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Reflexology: An Overview

By Carla Eisenberg
As the old saying goes, "When your feet hurt, everything hurts." Conversely, when your feet feel good, so will the rest of you. Reflexologists believe that the foot is a microcosm of the body, containing specific points and areas that correspond to various parts of the body.

Reflexologists also believe that by applying pressure to these various reflex points and areas there are physiological benefits. These benefits include relief from stress and tension, overall relaxation, improved circulation and the normalization of body functions. The type of pressure applied is different from foot massage. Reflexologists use their fingers to apply a moving, alternating pressure without using oil or lotion.

There are a variety of theories about how reflexology works, but none of them have been proven. The explanations range from involvement of the nervous system, release of endorphins, improved circulation, breakdown of lactic acid and balance of the body's energy field. There also exists a large body of persuasive anecdotal testimonials and a growing body of research (see resources below). In this country, reflexology has primarily been promoted by personal referral but in other countries such as Germany, reflexology is part of the recognized health care system. Each foot contains over 7000 nerve endings, 26 bones (one-fourth of all the bones in the body are in the foot), 19 muscles, 12 tendons, 107 ligaments. The foot is designed to support and balance an amazing amount of weight for the surface area (and that's if we are our ideal weight!) and move in complex ways. Flexibility and movement are important because the foot is continually exchanging messages with the brain about where we are in space and how our muscles need to tighten and relax to keep us upright and moving easily. Clearly, a lot is happening in the foot. Reflexology impacts nerves, muscles and connective tissue as well as acupuncture meridians and lymphatic vessels.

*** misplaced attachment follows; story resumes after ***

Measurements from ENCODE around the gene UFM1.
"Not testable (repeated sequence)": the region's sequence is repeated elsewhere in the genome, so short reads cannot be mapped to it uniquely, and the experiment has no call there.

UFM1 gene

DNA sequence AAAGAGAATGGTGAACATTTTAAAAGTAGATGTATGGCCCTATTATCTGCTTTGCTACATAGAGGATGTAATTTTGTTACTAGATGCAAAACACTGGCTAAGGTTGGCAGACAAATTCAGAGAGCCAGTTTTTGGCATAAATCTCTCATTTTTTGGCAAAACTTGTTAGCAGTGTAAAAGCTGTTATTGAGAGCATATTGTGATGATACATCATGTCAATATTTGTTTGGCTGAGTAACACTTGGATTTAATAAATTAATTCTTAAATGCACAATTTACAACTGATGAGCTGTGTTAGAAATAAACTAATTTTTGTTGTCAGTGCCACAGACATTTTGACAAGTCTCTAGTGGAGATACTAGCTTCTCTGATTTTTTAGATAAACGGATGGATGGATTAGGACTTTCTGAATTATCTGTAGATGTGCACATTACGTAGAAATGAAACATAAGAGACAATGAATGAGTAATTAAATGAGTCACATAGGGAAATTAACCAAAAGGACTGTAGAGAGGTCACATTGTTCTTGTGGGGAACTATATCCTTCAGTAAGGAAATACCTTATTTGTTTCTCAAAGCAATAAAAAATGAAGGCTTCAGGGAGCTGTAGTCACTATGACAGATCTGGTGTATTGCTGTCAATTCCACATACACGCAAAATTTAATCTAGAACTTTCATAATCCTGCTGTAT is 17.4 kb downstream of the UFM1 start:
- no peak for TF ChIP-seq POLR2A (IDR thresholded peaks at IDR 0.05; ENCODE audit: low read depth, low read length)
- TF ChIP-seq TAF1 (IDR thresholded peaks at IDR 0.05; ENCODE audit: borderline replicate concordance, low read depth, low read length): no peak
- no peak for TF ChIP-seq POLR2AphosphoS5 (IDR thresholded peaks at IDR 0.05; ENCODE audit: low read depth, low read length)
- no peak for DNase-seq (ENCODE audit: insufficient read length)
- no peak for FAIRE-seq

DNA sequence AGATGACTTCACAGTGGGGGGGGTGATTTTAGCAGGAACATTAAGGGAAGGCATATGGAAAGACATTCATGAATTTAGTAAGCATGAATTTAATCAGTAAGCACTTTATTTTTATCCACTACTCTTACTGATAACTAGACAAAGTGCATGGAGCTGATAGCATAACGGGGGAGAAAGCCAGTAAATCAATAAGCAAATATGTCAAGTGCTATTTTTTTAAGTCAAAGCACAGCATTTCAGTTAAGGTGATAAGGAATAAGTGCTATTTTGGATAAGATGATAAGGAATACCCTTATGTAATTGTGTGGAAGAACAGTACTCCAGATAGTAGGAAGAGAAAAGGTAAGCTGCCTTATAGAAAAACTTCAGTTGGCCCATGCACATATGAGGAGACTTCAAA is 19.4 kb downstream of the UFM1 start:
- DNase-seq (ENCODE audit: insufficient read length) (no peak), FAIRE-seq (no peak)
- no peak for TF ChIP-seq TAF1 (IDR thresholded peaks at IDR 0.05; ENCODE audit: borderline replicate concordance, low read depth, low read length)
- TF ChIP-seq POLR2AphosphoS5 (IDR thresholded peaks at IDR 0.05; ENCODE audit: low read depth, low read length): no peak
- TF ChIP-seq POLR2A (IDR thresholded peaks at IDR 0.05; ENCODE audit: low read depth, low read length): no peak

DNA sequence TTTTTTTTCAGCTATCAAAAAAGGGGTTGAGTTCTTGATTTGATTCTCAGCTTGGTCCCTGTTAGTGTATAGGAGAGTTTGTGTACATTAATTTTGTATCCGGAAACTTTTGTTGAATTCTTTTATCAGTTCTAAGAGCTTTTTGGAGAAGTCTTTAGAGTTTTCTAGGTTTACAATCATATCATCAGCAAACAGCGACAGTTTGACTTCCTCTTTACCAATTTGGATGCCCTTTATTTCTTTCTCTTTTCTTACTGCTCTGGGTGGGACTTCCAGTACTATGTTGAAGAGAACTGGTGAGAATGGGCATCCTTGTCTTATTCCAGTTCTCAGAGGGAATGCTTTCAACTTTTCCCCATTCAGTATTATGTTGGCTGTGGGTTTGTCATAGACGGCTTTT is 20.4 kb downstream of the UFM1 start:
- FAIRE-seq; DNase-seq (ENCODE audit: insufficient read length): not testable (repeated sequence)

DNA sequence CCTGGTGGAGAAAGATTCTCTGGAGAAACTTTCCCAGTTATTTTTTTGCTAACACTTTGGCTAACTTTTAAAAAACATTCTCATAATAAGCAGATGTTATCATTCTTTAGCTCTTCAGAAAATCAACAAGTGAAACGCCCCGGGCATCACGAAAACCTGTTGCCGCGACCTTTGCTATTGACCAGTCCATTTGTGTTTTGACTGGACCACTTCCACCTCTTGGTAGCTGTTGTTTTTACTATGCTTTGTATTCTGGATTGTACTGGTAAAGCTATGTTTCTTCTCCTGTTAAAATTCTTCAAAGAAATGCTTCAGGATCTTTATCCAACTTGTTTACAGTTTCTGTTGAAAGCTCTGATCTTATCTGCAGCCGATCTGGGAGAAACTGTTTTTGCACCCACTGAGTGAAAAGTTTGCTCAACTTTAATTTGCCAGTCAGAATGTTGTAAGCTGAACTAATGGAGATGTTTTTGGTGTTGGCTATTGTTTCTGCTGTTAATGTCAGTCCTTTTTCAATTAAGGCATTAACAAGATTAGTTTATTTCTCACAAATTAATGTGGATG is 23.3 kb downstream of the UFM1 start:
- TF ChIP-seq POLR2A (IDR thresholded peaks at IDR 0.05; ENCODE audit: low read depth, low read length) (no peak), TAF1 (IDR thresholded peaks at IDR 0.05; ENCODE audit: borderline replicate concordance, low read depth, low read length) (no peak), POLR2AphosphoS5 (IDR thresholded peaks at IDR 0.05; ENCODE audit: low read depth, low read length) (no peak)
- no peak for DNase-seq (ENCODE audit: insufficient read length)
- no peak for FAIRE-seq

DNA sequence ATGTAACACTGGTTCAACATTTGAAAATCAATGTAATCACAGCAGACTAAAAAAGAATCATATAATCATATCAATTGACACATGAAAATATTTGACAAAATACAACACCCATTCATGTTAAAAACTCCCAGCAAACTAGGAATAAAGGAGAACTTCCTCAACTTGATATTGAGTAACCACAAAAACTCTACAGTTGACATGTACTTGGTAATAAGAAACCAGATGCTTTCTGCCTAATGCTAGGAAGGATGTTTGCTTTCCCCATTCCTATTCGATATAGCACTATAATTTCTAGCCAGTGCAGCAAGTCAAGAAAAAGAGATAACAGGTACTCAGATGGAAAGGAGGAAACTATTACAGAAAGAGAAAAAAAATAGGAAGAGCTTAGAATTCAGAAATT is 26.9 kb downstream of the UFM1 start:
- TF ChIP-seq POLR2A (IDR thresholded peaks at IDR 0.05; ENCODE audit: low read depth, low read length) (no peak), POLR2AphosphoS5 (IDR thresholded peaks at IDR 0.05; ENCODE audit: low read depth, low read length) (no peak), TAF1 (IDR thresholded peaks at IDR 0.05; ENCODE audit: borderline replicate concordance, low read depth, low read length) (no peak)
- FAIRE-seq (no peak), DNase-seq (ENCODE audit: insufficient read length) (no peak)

In the United States, reflexology is an evolution of the work of Dr. William Fitzgerald, a respected nose and throat doctor, who in the late 1800's noticed that pain in one part of a person's body could be relieved by applying pressure to another part, especially the feet. This theory, called Zone Theory, divides the body into ten energy zones running from head to toe and through the arms.

A colleague of Fitzgerald who specialized in drugless healing, introduced the work to Eunice Ingham, a physiotherapist. Through years of diligent work, Eunice Ingham created the first detailed foot chart, which shows each area of the foot with a corresponding gland, organ or body part. She began a practice in reflexology in the 1930's, wrote her first book and began to train others. Today, while there are multiple training programs, the International Institute of Reflexology is the direct continuation of her work.

Reflexology has deeper roots as well. There is an Eastern lineage that began in India and spread to China and Japan and a western lineage that traveled from Egypt to Greece and Arabia and on to Europe through the Roman Empire. Today reflexology is used in a variety of cultures around the globe.

Carla E. Eisenberg is a Nationally Certified Reflexologist through the American Reflexology Certification Board (ARCB).

Call Carla at 630.653.5960 or email to schedule your Reflexology appointment and start feeling better today!
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